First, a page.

Mourners wore red to honor Sgt. La David Johnson, 25, at Friday night’s viewing, but donned white attire for his funeral Saturday morning. There was no sign of controversy inside Christ the Rock church and the family refused to let reporters inside the sanctuary.
The hour-and-a-half long service spoke only of the Soldier himself and his commitment to his wife, his children, and his country. There was reference to his neighborhood moniker of “Wheelie King” from his days of riding his trick-bicycle on the streets before he joined the Army in 2014. There was no mention of the days-long news coverage regarding the condolence call from President Trump to Myeshia Johnson, La David’s young widow.
A media dust-up started after Florida Congresswoman Frederica Wilson called news outlets to say that President Trump had “disrespected” Sgt. Johnson during the condolence call to his widow. Wilson stated that Mr. Trump said “he knew what he was getting into” when he signed on to be a Soldier. The cowboy-hat-wearing representative said she overheard the conversation. Rumor has it that Wilson nearly busted a high-heel in her haste to call the press.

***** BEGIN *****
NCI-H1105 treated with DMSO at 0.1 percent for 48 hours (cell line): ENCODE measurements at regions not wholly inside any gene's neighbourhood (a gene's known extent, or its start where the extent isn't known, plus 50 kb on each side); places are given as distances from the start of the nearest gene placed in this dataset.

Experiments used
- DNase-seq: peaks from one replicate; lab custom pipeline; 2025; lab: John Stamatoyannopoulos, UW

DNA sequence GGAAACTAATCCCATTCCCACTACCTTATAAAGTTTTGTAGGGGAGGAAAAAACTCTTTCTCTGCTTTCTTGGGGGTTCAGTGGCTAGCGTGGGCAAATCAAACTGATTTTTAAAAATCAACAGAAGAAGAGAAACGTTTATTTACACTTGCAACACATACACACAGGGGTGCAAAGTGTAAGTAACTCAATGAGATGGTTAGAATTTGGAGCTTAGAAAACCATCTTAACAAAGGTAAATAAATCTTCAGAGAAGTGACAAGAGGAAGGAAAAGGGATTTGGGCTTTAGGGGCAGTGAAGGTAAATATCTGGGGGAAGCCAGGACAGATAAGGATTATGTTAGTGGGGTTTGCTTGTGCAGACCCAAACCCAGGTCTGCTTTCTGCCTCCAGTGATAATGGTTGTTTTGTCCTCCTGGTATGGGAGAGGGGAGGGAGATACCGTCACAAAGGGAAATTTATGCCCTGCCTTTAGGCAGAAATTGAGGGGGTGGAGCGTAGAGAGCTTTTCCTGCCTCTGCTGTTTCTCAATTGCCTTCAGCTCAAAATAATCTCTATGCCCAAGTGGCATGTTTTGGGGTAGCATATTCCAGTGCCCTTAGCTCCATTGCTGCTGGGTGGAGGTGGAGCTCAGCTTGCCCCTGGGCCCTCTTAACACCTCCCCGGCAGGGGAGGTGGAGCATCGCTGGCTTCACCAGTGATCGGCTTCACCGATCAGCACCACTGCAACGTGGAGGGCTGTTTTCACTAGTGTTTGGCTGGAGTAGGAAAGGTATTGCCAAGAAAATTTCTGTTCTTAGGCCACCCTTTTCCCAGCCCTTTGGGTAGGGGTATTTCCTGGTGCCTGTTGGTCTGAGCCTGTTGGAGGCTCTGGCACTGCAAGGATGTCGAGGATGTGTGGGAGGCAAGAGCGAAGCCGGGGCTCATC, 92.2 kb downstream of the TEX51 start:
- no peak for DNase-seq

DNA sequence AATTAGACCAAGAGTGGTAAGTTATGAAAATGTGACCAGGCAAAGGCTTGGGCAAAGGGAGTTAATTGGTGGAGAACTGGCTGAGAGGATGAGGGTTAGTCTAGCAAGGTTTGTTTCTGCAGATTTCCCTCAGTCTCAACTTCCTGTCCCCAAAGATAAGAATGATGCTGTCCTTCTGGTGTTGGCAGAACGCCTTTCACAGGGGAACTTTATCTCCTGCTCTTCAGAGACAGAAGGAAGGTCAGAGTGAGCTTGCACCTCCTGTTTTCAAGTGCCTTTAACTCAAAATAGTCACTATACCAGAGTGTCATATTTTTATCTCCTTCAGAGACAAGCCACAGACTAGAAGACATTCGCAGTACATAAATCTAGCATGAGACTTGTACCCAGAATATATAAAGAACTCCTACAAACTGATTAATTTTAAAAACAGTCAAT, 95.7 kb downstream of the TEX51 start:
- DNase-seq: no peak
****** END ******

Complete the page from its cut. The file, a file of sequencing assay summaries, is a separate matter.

Sgt. Johnson, a member of the Army’s elite Green Berets based out of Fort Bragg, was killed by Islamic militants in Niger along with is comrades Staff Sgt. Bryan Black of Puyallup, Washington, Staff Sgt. Jeremiah Johnson of Springsboro, Ohio, and Staff Sgt. Dustin Wright of Lyons, Georgia. All four Special Forces operators died Oct. 4, 2017. The details of the attack are under investigation by the Pentagon as well as the FBI.
Sgt. La David Johnson leaves behind his wife Myeshia, who is carrying their third child, and two daughters ages 6 and 2.
The Soldiers’ deaths in Niger have brought to light the role of American advisers and troops in Africa who are under the command of AFRICOM, one of nine “unified combatant commands” of the Unites States Armed Forces. Marine Gen. Thomas D. Waldhauser is the commander of AFRICOM which is headquartered in Stuttgart, Germany. Currently, the U.S. military is operating in some 20 African countries fighting Islamic extremism.
Although the American public is demanding answers into what went wrong on Oct. 4, the thorough investigation will take even longer with both the military and the FBI involved. Those answers will not come anytime soon.